He had all of them breathe into a breath analyzer.
After computing the results, he found that he could identify the heart failure patients with 100% accuracy.
Since then, he has proved that the test is completely reliable by testing more patients.
His work shows that elevated levels of pentane and acetone in their breath positively diagnose these patients every time.
Now, imagine all the heart failure patients in emergency rooms across the globe waiting for all kinds of blood tests and further decision making before they can receive proper treatment, which, in their cases, would work a lot better the sooner they got it.
If every hospital could simply have every emergency room patient breathe into a tube and know within seconds what was wrong with them, far more people would exit the hospital on their own two feet.
Dweik hasn’t stopped with heart disease.
He recently wrote in another journal that breath tests he has conducted on patients identified precursors to liver failure 90% of the time.
Meanwhile, other researchers are diving into the field.
New experimental breath tests for lung cancer appear to be 80% accurate.
Breath tests among patients with cancer of the larynx show that they have elevated levels of the hydrocarbons ethanol and 2-butanone.
Tests on 250 patients with tuberculosis last year looking for compounds that are emitted by TB bacteria showed that the disease could be predicted with 80% accuracy.
Other researchers are convinced there’s a signature breath test for breast cancer tumors that are too small to show up on mammograms.
But that’s just scratching the surface.
The kind of machine that can detect just one molecule of 2-butanone among a billion other molecules is called a mass spectrometer.
A mass spectrometer is a very complicated piece of equipment that produces a very simple result. It works by measuring the mass-to-charge ratios of samples that are ionized (that gain a charge) by being sprayed with a stream of electrons. The ionized particles are accelerated through a magnetic field that deflects them, depending on their mass and charge, into a detector that sorts them by quantity and thus determines what’s in the sample.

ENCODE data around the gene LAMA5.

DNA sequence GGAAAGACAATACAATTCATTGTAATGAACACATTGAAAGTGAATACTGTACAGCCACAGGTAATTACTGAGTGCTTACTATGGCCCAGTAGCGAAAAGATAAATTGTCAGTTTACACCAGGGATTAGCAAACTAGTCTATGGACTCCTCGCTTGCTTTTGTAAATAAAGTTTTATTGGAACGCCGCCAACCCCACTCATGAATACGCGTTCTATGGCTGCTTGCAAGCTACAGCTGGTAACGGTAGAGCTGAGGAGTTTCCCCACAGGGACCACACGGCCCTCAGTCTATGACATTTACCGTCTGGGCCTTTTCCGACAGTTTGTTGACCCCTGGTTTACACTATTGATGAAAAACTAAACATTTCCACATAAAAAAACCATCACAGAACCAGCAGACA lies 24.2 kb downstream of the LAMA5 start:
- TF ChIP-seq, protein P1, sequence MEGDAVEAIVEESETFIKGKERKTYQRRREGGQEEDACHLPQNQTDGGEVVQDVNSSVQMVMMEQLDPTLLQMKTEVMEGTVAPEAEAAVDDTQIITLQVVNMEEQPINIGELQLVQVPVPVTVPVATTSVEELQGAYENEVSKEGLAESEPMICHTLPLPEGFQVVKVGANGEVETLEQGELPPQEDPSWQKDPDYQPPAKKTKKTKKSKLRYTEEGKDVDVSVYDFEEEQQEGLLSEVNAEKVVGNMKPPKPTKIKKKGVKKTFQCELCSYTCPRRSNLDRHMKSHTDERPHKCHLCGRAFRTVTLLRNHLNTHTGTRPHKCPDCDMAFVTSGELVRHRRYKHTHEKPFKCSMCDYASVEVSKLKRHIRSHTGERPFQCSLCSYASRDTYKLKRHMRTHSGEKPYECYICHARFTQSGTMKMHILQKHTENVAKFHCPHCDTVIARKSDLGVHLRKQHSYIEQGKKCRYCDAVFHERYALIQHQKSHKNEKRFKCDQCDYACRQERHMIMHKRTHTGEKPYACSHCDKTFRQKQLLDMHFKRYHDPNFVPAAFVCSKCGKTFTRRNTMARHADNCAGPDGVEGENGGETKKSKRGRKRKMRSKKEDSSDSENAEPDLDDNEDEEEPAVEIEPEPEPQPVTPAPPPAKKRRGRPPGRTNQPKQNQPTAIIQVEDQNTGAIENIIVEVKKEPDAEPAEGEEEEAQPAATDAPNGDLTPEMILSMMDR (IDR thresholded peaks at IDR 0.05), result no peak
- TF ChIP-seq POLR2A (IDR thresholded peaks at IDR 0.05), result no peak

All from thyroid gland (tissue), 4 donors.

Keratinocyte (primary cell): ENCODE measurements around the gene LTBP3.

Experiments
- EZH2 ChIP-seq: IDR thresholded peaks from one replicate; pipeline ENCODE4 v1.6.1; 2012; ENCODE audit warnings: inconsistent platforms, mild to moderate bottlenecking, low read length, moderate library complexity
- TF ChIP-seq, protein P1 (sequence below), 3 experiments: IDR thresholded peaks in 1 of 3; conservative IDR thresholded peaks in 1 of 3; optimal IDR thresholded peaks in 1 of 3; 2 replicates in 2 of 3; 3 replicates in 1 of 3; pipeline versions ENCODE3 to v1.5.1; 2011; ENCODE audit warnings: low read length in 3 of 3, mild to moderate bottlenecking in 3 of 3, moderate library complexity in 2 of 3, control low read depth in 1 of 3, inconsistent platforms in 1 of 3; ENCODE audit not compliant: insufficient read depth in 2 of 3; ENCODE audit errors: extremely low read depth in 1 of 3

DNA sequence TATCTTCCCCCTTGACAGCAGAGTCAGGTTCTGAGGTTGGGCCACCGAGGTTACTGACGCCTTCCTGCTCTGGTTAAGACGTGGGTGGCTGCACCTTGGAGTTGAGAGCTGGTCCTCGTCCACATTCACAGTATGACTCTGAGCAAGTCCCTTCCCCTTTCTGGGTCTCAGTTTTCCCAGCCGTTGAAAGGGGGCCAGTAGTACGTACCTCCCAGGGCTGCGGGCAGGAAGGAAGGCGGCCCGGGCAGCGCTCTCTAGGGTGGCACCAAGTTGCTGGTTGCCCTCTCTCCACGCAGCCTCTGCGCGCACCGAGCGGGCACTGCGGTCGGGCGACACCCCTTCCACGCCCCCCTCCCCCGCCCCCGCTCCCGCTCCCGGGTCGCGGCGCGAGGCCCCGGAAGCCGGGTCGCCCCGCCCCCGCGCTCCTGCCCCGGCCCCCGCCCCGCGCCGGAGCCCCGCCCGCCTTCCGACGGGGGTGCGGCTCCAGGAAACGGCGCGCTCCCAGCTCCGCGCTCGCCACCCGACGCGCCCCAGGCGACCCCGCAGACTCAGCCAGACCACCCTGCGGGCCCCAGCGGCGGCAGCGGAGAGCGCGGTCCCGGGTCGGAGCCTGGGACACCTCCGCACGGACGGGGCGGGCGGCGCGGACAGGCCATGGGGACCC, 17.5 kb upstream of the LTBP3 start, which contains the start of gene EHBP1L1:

It is one of the great achievements of the 20th century, and three scientists have won Nobel Prizes for developing it and perfecting it. A mass spectrometer can identify all the elements or molecules in any sample you put into it.
But a mass spectrometer is expensive, cumbersome and tricky.
When I was in college, a mass spec, as we called it, took up an entire room, and it was delicate. Almost anything — from current fluctuations to too much humidity in the air — could ruin results. Preparing samples was difficult — even the contamination of a few parts per billion of anything could give false readings. It sucked up huge quantities of electricity and required lots of prep and a really clean environment. I had a friend at Johns Hopkins majoring in physics when I was in graduate school. For his Ph.D. thesis, he built a mass spectrometer. It took a year after he built it to get it to work.
Mass specs have become less fussy and more reliable since my days in college, but most have been the size of a refrigerator, require focus and attention and demand a lot of electricity. They’re also incredibly expensive. A basic device starts at $100,000 and can easily exceed $1 million.
But no longer.
Our team is currently researching a company that’s making mass spectrometers easy to use, portable and capable of running on a battery.
Up to this point, the mass spectrometer has mostly been used as a research and laboratory tool.
But the possible uses of a more mobile mass spectrometer boggle the mind.
For example, an ethnobotanist working with shamans in tribes in the Amazon to identify medicinal plants could make his work far more productive by being able to analyze barks, roots and leaves in a portable mass spectrometer at the site, instead of trying to preserve samples until he gets to a lab in the First World. Plants can change their chemical composition as they wither.
Or imagine a truck overturns in your neighborhood and spills some green slimy chemical that no one can identify. Instead of waiting days for a sample to be analyzed, a hazmat crew armed with a portable mass spectrometer could clean up the spill long before things went terribly wrong.
To be able to know what’s in every rock, every leaf, every cubic centimeter of air and every ounce of water is as powerful as the concept of GPS — being able to know where you are anywhere on Earth at any moment. In fact, portable mass spectrometers designed to identify elements anywhere will probably geolocate with a built-in GPS.
I think the potential for what good mass spectrometry that’s portable and cheap can do is almost beyond the limits of our imagination. Stay tuned for more…